Calder Trophy (Best Rookie):

The Contenders: Kirill Kaprizov (Minnesota Wild), Tim Stutzle (Ottawa Senators), Kaapo Kähkönen (Minnesota Wild)

The Winner: Kirill Kaprizov

Two Minnesota Wild players get nods for their stellar first year play, but only one can claim the Rookie of the Year. Kaprizov has dazzled the NHL with his skating and offensive prowess and currently leads all rookies in points with 24 in 26 games (10 goals, 14 assists). He recently scored his first career NHL hat trick and showed why his electrifying play is deserving of the Calder Trophy. Stutzle sits second among rookies with 17 points in 28 despite playing on a poor Ottawa Senators team. He’s been a spark plug for the Senators and has demonstrated why they chose him at 3rd overall in the most recent NHL draft. Along with Kaprizov, Kaapo Kähkönen’s play has been a big reason for Minnesota’s success. His 11 wins rank first among rookie goaltenders and his .922 save percentage second (behind Alex Nedeljkovic, who’s played just 9 games).

Jack Adams Award (Best Coach):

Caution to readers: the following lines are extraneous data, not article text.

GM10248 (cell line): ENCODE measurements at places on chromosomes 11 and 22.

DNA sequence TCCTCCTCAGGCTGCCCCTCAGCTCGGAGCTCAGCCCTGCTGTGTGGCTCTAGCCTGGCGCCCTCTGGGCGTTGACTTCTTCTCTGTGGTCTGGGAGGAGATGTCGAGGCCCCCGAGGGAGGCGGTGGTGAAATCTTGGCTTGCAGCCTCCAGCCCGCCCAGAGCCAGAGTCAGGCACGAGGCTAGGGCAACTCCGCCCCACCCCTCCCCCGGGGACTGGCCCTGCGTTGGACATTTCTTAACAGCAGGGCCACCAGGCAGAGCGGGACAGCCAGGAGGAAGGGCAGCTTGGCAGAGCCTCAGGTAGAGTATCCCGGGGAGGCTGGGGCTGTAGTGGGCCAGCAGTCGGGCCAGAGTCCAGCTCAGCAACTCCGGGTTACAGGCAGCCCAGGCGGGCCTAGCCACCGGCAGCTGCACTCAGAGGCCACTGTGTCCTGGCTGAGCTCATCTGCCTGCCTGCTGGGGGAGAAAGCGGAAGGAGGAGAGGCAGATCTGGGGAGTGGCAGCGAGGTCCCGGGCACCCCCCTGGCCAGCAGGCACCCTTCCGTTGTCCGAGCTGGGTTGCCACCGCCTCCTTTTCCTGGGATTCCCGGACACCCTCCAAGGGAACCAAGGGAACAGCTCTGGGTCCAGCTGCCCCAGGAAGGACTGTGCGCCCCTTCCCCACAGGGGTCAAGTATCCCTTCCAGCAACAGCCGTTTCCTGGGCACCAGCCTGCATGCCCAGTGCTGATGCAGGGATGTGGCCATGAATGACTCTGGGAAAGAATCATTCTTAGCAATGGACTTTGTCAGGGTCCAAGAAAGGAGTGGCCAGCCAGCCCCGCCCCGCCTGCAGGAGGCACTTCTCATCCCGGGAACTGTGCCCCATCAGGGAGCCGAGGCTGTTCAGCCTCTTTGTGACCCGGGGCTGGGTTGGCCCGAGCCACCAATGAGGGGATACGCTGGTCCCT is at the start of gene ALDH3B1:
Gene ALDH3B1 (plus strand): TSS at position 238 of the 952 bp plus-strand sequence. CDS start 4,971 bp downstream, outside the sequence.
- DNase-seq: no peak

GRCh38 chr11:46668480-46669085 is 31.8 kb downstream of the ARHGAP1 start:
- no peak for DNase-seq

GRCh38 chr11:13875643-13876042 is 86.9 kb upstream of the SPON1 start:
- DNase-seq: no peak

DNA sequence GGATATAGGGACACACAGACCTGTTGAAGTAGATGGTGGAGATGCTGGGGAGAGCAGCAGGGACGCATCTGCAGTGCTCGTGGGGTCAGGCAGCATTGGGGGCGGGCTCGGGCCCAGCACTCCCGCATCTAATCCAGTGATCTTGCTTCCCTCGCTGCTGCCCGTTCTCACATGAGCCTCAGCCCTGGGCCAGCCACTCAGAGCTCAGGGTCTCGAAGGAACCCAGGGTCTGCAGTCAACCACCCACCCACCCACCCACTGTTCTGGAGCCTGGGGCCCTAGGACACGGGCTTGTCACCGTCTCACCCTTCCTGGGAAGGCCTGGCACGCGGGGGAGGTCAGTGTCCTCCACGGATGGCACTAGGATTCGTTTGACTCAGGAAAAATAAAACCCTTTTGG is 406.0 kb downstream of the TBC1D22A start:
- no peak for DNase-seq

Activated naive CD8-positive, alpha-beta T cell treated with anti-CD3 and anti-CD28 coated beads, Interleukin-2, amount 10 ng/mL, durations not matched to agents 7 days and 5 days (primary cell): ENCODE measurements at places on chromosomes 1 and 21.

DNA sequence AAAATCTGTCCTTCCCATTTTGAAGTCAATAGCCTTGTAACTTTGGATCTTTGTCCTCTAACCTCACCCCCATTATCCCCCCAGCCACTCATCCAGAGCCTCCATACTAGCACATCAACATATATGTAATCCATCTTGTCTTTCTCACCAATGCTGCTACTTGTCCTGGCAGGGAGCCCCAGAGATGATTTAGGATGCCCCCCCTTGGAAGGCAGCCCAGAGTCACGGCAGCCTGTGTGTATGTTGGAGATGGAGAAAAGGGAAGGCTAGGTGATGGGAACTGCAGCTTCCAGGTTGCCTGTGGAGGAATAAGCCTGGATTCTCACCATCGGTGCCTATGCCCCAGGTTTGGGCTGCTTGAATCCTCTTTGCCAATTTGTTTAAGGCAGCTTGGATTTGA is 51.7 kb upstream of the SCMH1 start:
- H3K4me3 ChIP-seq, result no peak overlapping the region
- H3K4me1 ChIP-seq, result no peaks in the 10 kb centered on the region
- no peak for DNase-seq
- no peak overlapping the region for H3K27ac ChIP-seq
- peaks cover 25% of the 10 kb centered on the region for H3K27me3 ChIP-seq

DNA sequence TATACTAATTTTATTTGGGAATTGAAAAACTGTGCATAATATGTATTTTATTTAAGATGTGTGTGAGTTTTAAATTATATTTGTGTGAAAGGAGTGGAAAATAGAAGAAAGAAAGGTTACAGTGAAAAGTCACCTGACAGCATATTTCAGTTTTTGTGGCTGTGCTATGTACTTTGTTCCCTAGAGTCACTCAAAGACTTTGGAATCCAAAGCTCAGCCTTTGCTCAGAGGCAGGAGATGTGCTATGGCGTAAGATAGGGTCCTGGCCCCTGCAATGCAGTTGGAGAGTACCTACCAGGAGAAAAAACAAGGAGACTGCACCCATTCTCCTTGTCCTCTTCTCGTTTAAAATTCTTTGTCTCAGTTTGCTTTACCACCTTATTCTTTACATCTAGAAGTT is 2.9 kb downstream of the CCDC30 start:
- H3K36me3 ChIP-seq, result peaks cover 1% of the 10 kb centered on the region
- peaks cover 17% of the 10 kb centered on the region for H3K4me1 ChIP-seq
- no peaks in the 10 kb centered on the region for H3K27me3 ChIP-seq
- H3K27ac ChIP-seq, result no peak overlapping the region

The Contenders: Rod Brind’Amour (Carolina Hurricanes), Barry Trotz (New York Islanders), Joel Quenneville (Florida Panthers)

The Winner: Joel Quenneville

Quenneville has the Panthers as this year’s surprise team, as they currently are fourth in the league in points (40) and third in points percentage (.741). Despite the losses of top six wingers Evgenii Dadonov and Mike Hoffman, Quenneville still has the Panthers sixth in goals for and currently in a playoff spot. Brind’Amour’s Hurricanes are just one point behind the Islanders for most points in the league and are second in points percentage with a .759 number. Carolina is in the midst of an 8 game winning streak and has gone 8-2-0 in their last ten. As mentioned, Trotz’s Islander currently sit first in the league with 41 points and fifth in points percentage at .724. Unfortunately for Trotz, captain Anders Lee was recently placed on Long Term Injured Reserve, but if the Islanders can keep up their great play, he’ll certainly be a contender come ballot time.